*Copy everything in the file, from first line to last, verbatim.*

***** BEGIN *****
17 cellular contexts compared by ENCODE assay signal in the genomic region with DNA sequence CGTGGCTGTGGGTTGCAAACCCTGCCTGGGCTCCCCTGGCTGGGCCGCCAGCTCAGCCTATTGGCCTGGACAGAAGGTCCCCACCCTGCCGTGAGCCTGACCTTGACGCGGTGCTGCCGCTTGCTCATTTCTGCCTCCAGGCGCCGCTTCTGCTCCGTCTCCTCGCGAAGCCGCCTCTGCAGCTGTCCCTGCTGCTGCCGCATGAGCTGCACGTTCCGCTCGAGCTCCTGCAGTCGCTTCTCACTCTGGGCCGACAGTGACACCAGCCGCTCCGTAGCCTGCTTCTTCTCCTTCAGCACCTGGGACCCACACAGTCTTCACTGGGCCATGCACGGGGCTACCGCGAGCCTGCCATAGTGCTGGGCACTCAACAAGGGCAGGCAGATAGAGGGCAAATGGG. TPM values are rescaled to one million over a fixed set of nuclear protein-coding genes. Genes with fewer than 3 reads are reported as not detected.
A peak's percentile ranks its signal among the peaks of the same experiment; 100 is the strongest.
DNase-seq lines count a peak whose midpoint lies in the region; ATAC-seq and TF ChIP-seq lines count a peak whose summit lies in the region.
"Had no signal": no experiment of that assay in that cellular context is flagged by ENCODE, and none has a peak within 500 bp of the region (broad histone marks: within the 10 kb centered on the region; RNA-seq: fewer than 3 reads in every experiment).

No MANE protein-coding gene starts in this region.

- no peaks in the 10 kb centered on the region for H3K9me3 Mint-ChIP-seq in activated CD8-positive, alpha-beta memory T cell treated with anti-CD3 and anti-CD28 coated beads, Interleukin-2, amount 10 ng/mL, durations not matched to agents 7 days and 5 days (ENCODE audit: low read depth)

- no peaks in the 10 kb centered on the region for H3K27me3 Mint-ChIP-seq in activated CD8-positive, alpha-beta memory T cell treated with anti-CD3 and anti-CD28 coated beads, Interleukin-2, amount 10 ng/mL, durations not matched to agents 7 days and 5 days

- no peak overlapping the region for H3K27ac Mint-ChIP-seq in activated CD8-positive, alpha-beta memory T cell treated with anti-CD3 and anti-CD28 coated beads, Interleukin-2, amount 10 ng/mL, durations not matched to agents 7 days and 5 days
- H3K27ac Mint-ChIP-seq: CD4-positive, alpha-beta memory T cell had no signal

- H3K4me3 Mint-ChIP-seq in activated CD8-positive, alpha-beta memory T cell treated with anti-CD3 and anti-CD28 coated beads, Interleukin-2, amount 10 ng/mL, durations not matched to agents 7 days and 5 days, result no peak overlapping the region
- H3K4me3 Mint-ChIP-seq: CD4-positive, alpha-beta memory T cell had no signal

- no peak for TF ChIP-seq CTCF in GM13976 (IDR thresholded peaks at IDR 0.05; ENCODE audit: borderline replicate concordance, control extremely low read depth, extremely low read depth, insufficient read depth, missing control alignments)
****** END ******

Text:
17 cellular contexts compared by ENCODE assay signal in the genomic region with DNA sequence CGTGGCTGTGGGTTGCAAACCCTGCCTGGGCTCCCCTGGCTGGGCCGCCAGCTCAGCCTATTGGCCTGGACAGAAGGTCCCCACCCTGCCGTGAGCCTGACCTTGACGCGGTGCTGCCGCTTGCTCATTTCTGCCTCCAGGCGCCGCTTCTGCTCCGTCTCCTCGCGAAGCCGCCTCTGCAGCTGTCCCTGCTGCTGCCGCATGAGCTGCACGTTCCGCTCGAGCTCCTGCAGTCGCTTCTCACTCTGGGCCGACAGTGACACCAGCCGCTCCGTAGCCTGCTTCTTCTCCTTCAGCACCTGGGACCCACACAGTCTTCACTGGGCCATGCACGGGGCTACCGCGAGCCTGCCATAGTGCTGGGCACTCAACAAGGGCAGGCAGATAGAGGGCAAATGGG. TPM values are rescaled to one million over a fixed set of nuclear protein-coding genes. Genes with fewer than 3 reads are reported as not detected.
A peak's percentile ranks its signal among the peaks of the same experiment; 100 is the strongest.
DNase-seq lines count a peak whose midpoint lies in the region; ATAC-seq and TF ChIP-seq lines count a peak whose summit lies in the region.
"Had no signal": no experiment of that assay in that cellular context is flagged by ENCODE, and none has a peak within 500 bp of the region (broad histone marks: within the 10 kb centered on the region; RNA-seq: fewer than 3 reads in every experiment).

No MANE protein-coding gene starts in this region.

- no peaks in the 10 kb centered on the region for H3K9me3 Mint-ChIP-seq in activated CD8-positive, alpha-beta memory T cell treated with anti-CD3 and anti-CD28 coated beads, Interleukin-2, amount 10 ng/mL, durations not matched to agents 7 days and 5 days (ENCODE audit: low read depth)

- no peaks in the 10 kb centered on the region for H3K27me3 Mint-ChIP-seq in activated CD8-positive, alpha-beta memory T cell treated with anti-CD3 and anti-CD28 coated beads, Interleukin-2, amount 10 ng/mL, durations not matched to agents 7 days and 5 days

- no peak overlapping the region for H3K27ac Mint-ChIP-seq in activated CD8-positive, alpha-beta memory T cell treated with anti-CD3 and anti-CD28 coated beads, Interleukin-2, amount 10 ng/mL, durations not matched to agents 7 days and 5 days
- H3K27ac Mint-ChIP-seq: CD4-positive, alpha-beta memory T cell had no signal

- H3K4me3 Mint-ChIP-seq in activated CD8-positive, alpha-beta memory T cell treated with anti-CD3 and anti-CD28 coated beads, Interleukin-2, amount 10 ng/mL, durations not matched to agents 7 days and 5 days, result no peak overlapping the region
- H3K4me3 Mint-ChIP-seq: CD4-positive, alpha-beta memory T cell had no signal

- no peak for TF ChIP-seq CTCF in GM13976 (IDR thresholded peaks at IDR 0.05; ENCODE audit: borderline replicate concordance, control extremely low read depth, extremely low read depth, insufficient read depth, missing control alignments)